Let's imagine - where would the productivity gains come from for fracking?
One can slightly improve the drilling techniques but not by much and any such improvements are as equally applicable to conventional wells as to the shale.
Perhaps the fracking fluid manufacturing can benefit from some economies of scale - but in reality it won't. At least not in the US, where every company seems to like to keep the composition of the fluid a patented commercial secret.
One can aggregate small independents on a large field and save something on improved efficiency of the gathering pipeline network and, maybe, on admin.
There are alternative methods of fracturing being developed - like plasma acoustic resonance but they can also offer only marginal economic improvements.
That's about it, right?
In each well you have to start from scratch - you have to drill down and sideways, then you have to pump the liquid to crack the shale, then you recover the well fluid and separate the oil out of it. If you make 10 wells you multiply the cost x10, if you make 100 wells you multiply the cost x100 - there are no savings with increasing the number of wells.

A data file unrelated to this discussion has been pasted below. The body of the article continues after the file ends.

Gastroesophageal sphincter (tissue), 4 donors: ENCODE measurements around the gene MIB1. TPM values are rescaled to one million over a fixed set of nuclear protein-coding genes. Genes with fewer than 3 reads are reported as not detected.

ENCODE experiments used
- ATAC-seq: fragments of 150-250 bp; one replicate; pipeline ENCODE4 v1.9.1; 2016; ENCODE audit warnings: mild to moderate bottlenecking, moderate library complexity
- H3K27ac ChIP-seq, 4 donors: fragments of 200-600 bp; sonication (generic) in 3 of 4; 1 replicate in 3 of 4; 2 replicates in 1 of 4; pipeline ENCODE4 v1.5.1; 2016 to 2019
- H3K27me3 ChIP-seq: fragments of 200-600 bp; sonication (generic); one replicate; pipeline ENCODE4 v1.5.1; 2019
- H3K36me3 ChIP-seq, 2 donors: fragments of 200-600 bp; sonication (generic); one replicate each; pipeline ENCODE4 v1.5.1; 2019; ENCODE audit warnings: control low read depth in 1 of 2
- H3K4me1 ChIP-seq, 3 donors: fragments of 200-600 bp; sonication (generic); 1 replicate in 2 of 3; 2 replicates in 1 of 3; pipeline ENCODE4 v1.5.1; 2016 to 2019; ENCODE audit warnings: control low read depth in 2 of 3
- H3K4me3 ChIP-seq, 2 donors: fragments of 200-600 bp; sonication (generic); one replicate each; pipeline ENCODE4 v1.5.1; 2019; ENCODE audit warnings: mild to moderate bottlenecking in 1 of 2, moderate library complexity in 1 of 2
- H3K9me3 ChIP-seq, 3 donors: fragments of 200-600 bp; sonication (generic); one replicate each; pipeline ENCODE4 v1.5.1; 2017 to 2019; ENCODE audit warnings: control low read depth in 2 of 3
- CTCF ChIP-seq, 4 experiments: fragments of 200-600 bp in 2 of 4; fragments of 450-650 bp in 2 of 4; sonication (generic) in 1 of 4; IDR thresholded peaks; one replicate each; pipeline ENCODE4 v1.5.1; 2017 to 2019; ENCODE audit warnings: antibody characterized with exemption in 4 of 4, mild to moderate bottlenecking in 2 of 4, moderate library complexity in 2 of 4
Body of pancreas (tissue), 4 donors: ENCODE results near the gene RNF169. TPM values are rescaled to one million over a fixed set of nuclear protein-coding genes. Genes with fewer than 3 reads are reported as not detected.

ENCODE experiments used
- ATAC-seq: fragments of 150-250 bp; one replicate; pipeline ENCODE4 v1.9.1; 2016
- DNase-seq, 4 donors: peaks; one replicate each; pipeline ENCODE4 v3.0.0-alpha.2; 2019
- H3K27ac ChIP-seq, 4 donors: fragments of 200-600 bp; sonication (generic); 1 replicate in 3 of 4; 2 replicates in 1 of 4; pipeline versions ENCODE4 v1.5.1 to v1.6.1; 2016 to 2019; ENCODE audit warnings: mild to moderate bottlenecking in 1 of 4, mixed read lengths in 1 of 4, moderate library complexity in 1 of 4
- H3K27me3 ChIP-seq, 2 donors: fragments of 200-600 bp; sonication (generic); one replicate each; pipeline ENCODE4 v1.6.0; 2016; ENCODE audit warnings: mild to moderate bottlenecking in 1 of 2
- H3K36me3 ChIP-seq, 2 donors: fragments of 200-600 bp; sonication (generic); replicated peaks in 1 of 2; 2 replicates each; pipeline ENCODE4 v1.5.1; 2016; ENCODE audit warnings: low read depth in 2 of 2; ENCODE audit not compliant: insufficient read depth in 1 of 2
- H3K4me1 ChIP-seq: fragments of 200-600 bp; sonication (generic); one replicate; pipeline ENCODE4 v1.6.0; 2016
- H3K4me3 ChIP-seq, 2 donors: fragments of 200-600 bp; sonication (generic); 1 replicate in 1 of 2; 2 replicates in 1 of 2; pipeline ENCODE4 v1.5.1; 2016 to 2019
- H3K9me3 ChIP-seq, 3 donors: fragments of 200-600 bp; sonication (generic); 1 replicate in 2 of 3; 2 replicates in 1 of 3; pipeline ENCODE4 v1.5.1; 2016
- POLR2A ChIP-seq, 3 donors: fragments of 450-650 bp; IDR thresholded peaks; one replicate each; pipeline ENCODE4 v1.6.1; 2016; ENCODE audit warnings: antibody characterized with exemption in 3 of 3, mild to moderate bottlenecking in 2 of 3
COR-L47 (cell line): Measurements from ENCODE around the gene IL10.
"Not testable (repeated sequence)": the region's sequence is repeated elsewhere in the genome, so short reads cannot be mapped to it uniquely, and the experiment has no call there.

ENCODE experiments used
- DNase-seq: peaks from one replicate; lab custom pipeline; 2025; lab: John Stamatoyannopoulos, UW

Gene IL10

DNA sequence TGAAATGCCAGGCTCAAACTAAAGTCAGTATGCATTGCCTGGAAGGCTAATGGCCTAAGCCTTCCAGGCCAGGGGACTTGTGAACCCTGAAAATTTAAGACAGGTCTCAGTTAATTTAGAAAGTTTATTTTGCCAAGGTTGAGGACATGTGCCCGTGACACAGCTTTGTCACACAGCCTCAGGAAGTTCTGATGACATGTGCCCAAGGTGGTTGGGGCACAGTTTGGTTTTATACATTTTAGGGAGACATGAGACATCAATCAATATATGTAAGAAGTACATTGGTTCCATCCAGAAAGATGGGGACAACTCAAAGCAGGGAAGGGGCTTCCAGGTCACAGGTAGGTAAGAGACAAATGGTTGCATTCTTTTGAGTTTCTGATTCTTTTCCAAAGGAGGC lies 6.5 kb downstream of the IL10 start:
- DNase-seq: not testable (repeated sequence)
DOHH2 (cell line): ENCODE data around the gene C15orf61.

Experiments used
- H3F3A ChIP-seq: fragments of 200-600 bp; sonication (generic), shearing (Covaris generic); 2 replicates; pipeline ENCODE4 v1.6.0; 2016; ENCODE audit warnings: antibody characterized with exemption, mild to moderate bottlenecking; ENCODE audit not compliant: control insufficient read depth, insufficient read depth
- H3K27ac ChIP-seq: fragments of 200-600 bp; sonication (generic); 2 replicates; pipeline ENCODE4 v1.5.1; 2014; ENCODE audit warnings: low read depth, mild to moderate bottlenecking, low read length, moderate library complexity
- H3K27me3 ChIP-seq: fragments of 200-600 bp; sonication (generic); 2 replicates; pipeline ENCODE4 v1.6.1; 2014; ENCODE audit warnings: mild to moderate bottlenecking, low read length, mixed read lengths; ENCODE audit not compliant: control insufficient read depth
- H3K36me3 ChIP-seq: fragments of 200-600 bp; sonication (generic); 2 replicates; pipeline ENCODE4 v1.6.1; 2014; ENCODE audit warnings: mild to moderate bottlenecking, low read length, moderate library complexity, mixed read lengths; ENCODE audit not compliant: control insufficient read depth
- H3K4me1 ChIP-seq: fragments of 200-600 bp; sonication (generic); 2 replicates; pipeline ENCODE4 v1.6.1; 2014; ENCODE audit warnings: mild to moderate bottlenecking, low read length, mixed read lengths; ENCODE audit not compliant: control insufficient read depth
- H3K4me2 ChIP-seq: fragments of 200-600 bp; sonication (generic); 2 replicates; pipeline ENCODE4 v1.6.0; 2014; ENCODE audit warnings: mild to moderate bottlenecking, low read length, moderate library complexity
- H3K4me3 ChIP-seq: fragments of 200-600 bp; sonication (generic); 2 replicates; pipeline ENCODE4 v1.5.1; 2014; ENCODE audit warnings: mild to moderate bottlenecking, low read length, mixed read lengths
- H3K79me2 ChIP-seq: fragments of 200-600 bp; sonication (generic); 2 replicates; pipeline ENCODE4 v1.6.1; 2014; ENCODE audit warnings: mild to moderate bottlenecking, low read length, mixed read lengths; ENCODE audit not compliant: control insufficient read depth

Also, the nature of fracking is such that its costs per barrel will always be on par with or higher than EOR conventional, which will always be higher than simple conventional. So, if conventional oil were to disappear, the market price can only go up, above the next cheapest alternative.
I think if you want to find a manufacturing analogy in hydrocarbon production, you need to look at synthetic oil. It can be scaled up indefinitely or it can be perfected for an efficient decentralised production. But it depends on the cost of energy - give it a fusion power plant and you can have oil as cheap as water...